3-book series of supernatural gothic horror. Published by Simon & Schuster.

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Part book, part film, part game...

With the forthcoming release of Portal Entertainment’s THE CRAFTSMAN - immerisve thriller for ipad - The Guardian newspaper UK ran a feature article looking at interactive narrative and the influences and ambitions of Portal.

“It is part book, part film, part game – and a world away from the six novels in contention for tonight’s Man Booker prize. But Julian McCrea, developer of the immersive iPad thriller The Craftsman, launched this week, is convinced his mashup of literary gothic and cinematic chiller is the future of fiction.

The app turns the reader into the main character in a tale that draws on influences such as Edgar Allen Poe, Alfred Hitchcock and Christopher Nolan’s film Memento. In future works, McCrea hopes to use the iPad’s built-in camera to read your facial expressions, letting him ratchet up the tension accordingly as the story develops.

With sales of paper books declining, McCrea believes the app represents a new kind of digital storytelling that could open up an Alice in Wonderland rabbit hole of possibilities.

“No two people will get the same experience,” says McCrea, who gave up his job on Dr Who – launching the programme’s global Facebook page – three years ago to start Portal Entertainment.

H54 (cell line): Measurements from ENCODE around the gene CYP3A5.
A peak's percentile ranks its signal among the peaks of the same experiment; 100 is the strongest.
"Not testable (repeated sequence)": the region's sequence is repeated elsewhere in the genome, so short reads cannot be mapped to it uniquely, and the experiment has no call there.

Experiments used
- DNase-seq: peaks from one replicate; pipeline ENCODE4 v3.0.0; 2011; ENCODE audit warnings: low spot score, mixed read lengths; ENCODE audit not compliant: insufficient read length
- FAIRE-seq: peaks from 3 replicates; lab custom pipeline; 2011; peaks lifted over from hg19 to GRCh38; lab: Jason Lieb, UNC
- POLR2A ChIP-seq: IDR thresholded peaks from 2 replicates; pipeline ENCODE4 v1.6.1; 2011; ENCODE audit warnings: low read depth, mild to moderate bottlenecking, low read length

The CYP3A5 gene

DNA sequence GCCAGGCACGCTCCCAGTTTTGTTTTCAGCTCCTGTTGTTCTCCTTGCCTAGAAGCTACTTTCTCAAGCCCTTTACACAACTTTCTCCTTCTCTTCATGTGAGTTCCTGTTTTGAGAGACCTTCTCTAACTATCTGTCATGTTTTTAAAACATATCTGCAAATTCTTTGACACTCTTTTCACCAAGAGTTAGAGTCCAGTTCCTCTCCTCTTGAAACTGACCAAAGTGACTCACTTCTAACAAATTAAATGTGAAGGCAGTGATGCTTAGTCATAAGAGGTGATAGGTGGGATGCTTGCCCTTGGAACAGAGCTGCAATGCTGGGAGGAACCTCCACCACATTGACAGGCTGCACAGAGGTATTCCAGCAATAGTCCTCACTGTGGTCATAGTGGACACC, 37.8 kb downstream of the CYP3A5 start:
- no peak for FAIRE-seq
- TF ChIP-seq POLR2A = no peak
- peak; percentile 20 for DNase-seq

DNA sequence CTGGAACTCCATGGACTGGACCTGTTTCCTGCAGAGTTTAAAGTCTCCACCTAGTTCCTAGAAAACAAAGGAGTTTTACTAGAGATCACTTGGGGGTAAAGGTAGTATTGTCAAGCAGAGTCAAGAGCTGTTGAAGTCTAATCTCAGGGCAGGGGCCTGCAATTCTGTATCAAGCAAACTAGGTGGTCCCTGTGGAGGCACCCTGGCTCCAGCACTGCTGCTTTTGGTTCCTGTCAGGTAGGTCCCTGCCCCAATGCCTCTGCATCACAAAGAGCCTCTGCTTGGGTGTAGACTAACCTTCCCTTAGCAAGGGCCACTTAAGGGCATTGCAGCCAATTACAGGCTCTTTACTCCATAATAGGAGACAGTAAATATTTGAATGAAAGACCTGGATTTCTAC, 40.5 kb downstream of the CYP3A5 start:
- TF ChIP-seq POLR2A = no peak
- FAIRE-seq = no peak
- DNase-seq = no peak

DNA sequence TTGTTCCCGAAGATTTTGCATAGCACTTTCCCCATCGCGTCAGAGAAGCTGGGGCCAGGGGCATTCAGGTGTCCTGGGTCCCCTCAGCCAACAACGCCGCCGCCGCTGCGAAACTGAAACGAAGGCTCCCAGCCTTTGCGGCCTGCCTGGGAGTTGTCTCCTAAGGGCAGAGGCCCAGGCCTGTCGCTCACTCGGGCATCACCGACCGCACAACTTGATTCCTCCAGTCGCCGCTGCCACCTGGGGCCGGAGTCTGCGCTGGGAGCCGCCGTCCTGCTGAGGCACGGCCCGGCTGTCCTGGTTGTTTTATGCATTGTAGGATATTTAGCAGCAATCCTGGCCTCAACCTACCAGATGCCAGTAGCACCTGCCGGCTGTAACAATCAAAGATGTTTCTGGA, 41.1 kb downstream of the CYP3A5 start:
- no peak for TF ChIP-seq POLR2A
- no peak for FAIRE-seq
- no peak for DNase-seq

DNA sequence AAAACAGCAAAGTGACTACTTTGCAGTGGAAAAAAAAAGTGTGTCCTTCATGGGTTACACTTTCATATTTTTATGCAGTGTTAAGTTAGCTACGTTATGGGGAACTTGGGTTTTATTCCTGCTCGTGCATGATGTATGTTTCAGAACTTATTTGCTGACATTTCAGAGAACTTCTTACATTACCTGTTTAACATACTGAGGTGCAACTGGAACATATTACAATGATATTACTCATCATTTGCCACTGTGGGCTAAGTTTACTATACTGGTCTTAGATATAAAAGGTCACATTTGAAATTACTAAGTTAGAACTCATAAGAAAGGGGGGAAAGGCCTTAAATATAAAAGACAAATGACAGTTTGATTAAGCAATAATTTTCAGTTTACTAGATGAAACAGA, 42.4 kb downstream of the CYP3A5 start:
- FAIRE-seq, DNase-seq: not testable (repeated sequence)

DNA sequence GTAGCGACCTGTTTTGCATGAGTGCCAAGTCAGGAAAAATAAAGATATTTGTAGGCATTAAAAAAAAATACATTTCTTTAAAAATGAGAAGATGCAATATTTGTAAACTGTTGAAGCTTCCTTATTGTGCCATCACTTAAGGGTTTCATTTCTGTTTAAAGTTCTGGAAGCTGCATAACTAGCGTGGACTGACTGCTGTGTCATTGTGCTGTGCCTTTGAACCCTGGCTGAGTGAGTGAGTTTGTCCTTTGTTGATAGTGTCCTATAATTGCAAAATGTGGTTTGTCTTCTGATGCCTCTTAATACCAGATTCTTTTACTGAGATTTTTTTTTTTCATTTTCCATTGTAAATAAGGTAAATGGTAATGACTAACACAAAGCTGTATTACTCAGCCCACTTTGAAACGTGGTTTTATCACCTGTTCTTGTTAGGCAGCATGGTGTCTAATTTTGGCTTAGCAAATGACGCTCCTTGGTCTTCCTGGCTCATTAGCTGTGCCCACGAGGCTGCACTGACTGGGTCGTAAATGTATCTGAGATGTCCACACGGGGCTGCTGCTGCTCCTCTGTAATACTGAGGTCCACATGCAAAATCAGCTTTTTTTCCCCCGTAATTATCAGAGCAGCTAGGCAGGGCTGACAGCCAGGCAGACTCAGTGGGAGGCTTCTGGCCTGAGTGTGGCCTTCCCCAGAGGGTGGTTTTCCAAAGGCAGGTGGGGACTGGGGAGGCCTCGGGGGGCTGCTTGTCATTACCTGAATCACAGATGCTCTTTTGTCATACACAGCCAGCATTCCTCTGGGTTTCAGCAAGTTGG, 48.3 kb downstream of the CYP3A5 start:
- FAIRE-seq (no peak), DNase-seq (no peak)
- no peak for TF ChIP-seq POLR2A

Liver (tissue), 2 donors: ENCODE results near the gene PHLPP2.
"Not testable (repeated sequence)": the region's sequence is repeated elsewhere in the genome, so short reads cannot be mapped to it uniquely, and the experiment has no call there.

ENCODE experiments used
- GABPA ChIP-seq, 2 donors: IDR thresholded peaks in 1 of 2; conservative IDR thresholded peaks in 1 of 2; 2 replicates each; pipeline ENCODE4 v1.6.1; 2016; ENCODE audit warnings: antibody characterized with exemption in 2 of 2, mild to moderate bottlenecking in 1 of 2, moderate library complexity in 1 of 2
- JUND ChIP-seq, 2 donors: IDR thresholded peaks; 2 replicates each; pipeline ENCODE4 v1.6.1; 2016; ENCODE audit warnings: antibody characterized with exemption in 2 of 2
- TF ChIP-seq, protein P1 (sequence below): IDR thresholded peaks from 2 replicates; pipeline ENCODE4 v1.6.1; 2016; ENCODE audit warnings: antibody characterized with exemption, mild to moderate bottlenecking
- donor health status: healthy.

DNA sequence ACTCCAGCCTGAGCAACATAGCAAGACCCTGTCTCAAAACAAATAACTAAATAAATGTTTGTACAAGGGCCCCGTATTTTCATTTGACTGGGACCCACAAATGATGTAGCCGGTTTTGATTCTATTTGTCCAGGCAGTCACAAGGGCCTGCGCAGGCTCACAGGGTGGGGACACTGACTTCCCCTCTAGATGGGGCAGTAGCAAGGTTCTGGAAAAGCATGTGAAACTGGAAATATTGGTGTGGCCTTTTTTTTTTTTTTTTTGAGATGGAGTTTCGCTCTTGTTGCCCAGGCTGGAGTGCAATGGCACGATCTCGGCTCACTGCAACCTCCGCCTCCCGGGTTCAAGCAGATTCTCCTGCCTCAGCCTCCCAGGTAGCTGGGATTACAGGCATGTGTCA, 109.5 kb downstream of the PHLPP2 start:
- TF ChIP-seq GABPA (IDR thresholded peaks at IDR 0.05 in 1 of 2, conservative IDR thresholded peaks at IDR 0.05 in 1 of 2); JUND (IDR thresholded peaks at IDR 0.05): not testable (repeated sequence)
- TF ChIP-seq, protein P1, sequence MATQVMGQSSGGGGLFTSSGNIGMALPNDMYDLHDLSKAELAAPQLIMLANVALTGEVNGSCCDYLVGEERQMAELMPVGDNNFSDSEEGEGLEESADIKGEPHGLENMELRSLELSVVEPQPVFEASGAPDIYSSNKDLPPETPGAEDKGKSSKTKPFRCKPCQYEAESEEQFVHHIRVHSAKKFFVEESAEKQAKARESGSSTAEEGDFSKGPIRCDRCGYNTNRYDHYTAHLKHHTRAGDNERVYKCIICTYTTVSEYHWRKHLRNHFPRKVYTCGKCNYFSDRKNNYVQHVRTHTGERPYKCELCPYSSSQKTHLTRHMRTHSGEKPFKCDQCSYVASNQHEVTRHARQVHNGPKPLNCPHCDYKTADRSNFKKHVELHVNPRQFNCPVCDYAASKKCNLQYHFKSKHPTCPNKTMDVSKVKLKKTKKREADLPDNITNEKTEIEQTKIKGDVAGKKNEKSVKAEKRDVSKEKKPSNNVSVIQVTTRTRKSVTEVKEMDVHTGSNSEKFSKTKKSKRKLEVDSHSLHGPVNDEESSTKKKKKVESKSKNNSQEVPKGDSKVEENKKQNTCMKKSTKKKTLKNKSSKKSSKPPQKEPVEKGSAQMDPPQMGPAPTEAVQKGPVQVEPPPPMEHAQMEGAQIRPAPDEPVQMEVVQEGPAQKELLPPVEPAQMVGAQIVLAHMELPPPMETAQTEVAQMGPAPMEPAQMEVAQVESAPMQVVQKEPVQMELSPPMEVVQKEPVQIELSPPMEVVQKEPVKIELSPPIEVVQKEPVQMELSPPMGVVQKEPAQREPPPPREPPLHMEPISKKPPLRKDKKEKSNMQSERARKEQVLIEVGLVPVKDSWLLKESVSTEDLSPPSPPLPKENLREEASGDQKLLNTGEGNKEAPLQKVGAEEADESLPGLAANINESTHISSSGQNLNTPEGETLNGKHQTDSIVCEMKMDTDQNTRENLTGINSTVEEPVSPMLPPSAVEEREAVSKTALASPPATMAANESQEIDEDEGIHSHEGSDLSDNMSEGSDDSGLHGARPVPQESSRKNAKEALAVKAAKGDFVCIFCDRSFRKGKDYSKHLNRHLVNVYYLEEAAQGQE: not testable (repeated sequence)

The project has echoes of the “choose your own adventure” paperbacks of the 1980s and 90s, which allowed pre-teen readers to plot their own way through treasure islands and spooky forests. But the creators of the new app wanted to take the idea further.

“You”, as a fully paid-up character in the drama, can sign online petitions on fictitious websites and receive cryptic messages on your mobile phone from other characters, while the events you attend in the story pop up in your real-life calendar, as the app’s creators attempt to “bleed” the story into your everyday life.

With the story unfolding in short episodes over five days, McCrea hopes to capture an audience of thirtysomething dads used to whipping out their phone to play Angry Birds when they have a spare five minutes. But also in his sights is the £87m British market for thrillers and crime novels.”

….”Mike Jones, the writer who led the writers’ team for The Craftsman, says the appeal of the app project was the chance to bring some of the “age-old traditions of storytelling – genre, character and catharsis” – into new media. “Publishers are terrified [but] there has never been a better time to be storyteller.”

Read the rest of the article on The Guardian UK.

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